By Nilesh Mondal

elementary-life

When we talk about a poetry collection, the opinion about individual poems often contradict each other, which in turn makes it harder for the reader to take a stance regarding his/her feelings about the collection as a whole. These flaws become glaringly evident as one navigates one’s way through the new poetry collection of Amit Sharma.

My Elementary Life is a collection of poems with no dearth of ambitions. The collection contains 70 poems exploring a varied range of emotions — love, loss, spirituality and everything in between. The poems are short, and thus do not ramble or lose their way in a muddled narration of emotional outpouring. The cover is colourful and almost surreal, as if foreshadowing the circle of life and colours of different seasons that this collection tries to decipher. I say tries, because although the effort behind this collection garners applause, it unfortunately falls prey to its own ambitions.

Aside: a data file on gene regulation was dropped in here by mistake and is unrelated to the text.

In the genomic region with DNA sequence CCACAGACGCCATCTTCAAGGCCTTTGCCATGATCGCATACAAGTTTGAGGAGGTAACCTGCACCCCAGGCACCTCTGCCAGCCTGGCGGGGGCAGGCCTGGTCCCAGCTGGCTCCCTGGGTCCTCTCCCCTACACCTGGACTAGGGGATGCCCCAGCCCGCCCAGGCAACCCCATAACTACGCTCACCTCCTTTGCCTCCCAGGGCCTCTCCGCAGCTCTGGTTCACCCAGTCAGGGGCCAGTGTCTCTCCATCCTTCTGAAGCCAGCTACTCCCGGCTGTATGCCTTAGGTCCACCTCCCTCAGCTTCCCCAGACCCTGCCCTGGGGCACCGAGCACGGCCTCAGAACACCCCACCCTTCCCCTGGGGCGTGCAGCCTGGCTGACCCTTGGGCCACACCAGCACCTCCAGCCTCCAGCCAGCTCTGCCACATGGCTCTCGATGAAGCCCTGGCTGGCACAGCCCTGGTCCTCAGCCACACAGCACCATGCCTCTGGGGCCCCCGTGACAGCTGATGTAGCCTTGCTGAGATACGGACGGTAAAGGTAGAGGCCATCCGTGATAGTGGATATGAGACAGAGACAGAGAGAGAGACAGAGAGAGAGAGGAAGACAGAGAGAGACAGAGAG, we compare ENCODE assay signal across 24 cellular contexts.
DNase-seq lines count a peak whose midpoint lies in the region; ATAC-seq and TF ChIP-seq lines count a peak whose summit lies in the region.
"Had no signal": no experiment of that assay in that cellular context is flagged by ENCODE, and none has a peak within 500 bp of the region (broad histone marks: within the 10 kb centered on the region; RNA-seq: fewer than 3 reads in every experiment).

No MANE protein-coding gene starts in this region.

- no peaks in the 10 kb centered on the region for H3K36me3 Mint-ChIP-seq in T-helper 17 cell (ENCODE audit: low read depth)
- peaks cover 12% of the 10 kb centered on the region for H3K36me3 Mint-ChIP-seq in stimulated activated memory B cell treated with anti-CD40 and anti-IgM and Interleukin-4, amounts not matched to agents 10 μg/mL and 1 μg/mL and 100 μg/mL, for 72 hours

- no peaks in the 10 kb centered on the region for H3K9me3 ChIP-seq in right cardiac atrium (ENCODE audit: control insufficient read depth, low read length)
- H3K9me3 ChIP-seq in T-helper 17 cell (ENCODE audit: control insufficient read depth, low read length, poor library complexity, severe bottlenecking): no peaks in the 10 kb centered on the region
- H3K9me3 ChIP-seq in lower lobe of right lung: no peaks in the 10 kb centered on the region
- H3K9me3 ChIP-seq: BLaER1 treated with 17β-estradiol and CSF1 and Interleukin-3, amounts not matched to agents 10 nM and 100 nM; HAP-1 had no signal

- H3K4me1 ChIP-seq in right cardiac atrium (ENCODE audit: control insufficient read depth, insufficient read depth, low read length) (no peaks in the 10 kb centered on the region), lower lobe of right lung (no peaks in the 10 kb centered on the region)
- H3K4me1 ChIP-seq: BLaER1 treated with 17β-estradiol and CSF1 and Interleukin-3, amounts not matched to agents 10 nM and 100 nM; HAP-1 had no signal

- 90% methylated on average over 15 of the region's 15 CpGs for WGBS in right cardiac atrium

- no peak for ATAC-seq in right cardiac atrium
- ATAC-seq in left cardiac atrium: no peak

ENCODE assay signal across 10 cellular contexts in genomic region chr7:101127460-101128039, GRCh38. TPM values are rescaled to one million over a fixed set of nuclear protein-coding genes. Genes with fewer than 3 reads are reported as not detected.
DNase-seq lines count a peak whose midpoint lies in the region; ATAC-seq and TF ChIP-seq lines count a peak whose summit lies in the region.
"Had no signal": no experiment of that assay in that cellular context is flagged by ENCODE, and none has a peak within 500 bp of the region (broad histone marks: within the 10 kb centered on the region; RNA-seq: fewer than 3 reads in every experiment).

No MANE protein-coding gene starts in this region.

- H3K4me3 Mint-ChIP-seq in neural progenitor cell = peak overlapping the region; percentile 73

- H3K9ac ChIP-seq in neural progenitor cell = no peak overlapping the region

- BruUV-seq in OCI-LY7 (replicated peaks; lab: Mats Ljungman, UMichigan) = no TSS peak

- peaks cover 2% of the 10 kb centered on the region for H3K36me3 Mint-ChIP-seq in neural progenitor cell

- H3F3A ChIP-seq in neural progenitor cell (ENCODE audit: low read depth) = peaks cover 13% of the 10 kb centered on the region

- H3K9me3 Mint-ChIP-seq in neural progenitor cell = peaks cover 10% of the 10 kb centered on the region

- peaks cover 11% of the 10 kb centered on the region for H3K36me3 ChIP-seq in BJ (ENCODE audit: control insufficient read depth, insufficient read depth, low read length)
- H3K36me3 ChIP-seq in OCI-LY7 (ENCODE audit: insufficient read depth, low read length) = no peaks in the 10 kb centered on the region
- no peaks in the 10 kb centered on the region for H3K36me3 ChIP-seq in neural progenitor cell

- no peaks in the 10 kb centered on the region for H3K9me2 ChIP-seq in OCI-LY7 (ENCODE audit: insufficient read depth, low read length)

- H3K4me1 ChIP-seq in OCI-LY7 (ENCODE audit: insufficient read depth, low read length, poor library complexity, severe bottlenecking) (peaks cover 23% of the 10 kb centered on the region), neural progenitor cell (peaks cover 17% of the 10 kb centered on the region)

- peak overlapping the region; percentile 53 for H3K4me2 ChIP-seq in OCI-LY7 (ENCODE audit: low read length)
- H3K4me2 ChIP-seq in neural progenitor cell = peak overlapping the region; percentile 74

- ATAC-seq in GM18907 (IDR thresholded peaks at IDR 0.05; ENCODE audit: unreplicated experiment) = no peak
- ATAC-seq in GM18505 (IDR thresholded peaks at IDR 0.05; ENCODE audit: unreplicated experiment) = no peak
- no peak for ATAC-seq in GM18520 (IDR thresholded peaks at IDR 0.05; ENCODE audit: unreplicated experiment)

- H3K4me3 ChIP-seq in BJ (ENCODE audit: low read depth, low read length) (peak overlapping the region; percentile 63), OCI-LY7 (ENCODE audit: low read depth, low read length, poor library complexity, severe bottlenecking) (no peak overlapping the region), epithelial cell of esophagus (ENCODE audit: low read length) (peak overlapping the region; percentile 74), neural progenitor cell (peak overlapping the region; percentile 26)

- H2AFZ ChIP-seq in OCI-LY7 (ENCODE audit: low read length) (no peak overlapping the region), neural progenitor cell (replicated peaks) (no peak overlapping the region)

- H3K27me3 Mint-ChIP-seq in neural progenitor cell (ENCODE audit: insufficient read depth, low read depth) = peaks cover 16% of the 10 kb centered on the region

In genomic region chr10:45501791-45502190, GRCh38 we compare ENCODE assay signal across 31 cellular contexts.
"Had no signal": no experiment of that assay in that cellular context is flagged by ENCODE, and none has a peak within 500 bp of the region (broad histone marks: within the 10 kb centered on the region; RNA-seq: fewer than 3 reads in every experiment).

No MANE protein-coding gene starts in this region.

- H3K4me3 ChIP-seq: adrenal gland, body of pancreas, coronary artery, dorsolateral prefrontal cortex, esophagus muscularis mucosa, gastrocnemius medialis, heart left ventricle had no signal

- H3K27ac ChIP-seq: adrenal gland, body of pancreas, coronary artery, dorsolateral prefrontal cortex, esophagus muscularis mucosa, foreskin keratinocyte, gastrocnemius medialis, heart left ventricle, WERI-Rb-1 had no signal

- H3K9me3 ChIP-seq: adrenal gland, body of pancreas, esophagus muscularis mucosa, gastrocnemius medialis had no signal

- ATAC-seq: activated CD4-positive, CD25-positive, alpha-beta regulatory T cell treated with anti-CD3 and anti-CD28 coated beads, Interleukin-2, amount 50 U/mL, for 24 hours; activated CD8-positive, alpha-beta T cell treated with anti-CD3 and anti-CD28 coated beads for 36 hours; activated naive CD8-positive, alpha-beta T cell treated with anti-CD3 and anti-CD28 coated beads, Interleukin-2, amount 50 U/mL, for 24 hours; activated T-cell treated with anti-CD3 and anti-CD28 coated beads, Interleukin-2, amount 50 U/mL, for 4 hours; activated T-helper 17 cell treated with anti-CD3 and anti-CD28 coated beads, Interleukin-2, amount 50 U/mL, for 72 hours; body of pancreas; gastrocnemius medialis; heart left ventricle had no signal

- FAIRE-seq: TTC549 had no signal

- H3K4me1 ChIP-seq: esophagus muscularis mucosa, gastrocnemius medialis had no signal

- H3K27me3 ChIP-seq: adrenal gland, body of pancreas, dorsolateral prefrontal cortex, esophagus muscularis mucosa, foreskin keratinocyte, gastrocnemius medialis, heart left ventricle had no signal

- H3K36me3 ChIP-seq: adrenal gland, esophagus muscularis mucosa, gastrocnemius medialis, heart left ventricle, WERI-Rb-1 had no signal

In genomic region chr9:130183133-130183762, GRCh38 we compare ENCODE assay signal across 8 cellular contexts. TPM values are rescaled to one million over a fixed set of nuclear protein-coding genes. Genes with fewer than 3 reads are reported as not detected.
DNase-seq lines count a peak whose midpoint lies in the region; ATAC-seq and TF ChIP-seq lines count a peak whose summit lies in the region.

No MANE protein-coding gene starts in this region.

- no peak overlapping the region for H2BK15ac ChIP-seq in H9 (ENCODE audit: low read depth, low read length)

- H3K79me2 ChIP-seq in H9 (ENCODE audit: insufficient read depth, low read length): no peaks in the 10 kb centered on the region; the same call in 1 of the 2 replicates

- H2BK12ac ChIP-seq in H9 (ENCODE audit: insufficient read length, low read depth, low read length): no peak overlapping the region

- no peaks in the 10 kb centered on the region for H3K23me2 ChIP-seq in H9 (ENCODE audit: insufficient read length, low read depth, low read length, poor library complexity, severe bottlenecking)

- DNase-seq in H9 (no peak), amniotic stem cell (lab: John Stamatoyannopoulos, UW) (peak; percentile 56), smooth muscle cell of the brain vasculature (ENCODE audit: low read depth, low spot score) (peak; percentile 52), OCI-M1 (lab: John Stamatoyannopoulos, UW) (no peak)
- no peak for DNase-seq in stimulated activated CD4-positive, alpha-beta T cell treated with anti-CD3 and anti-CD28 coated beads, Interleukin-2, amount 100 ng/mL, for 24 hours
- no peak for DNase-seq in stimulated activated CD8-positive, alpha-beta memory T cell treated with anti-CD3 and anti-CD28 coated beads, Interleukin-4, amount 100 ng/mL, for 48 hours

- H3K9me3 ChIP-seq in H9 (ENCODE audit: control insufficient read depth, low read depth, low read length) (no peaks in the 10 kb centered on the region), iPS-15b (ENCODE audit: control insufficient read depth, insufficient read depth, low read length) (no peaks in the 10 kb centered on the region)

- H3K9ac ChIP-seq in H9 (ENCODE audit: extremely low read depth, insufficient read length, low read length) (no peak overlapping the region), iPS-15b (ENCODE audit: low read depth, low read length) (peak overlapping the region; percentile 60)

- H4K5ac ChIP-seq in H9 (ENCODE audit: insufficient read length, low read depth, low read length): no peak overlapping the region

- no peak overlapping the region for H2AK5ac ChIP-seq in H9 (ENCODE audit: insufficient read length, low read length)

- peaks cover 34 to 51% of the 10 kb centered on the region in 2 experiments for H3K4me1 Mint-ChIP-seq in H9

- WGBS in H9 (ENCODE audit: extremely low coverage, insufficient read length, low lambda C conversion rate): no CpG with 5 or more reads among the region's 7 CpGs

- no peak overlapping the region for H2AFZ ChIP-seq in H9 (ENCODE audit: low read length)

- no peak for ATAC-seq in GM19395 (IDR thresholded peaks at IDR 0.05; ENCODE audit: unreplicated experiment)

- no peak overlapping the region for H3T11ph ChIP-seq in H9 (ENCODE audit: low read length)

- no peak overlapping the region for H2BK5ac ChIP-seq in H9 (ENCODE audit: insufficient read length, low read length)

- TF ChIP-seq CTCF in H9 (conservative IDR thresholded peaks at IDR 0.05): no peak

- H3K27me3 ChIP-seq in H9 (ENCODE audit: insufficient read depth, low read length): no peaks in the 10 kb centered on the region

Amit mentions in his foreword that this collection contains poems written in a span of 6 years. Although one must praise Mr. Sharma for being passionate and patient about this book for so long, this long time span of writing effects the consistency of the collection adversely. While some of the poems deal with concepts of love and spirituality in a commendable way, some fall despairingly short. To his credit, the poet uses simple and lucid language, which no doubt will find appeal with even the readers who don’t usually read poetry. But the biggest problem this collection faces is its lack of freshness in some of the poems. These poems thus appear blunt and don’t create an imprint on the reader’s mind, which leads to them fading away from memory with as much as a turn of the page. For example, here’s an excerpt from the poem “Those smiles of gay”:
There’s no end to my sorrows,
but the time of love in my heart
pulls me away from the scuffles of my mind.
Carrying these bewildered emotions within me
I walk nonchalant on the obsolete paths;
the path, they’ve crossed before me.
Without ostentations, I loved them all
not in the hope for recompose,
but for their own gay.

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